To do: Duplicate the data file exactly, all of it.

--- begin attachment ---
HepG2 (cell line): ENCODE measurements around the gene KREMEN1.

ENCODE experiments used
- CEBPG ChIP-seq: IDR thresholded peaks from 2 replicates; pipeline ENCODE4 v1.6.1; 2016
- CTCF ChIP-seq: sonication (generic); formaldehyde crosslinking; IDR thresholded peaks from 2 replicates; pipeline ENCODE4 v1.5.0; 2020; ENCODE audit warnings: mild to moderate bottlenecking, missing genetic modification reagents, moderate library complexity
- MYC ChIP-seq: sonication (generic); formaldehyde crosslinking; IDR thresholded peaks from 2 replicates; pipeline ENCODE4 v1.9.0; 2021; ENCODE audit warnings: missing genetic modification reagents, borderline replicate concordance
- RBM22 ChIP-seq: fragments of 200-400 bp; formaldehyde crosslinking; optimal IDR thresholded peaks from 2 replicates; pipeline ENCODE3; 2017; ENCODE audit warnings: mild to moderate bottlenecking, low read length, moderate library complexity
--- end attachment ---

HepG2 (cell line): ENCODE measurements around the gene KREMEN1.

ENCODE experiments used
- CEBPG ChIP-seq: IDR thresholded peaks from 2 replicates; pipeline ENCODE4 v1.6.1; 2016
- CTCF ChIP-seq: sonication (generic); formaldehyde crosslinking; IDR thresholded peaks from 2 replicates; pipeline ENCODE4 v1.5.0; 2020; ENCODE audit warnings: mild to moderate bottlenecking, missing genetic modification reagents, moderate library complexity
- MYC ChIP-seq: sonication (generic); formaldehyde crosslinking; IDR thresholded peaks from 2 replicates; pipeline ENCODE4 v1.9.0; 2021; ENCODE audit warnings: missing genetic modification reagents, borderline replicate concordance
- RBM22 ChIP-seq: fragments of 200-400 bp; formaldehyde crosslinking; optimal IDR thresholded peaks from 2 replicates; pipeline ENCODE3; 2017; ENCODE audit warnings: mild to moderate bottlenecking, low read length, moderate library complexity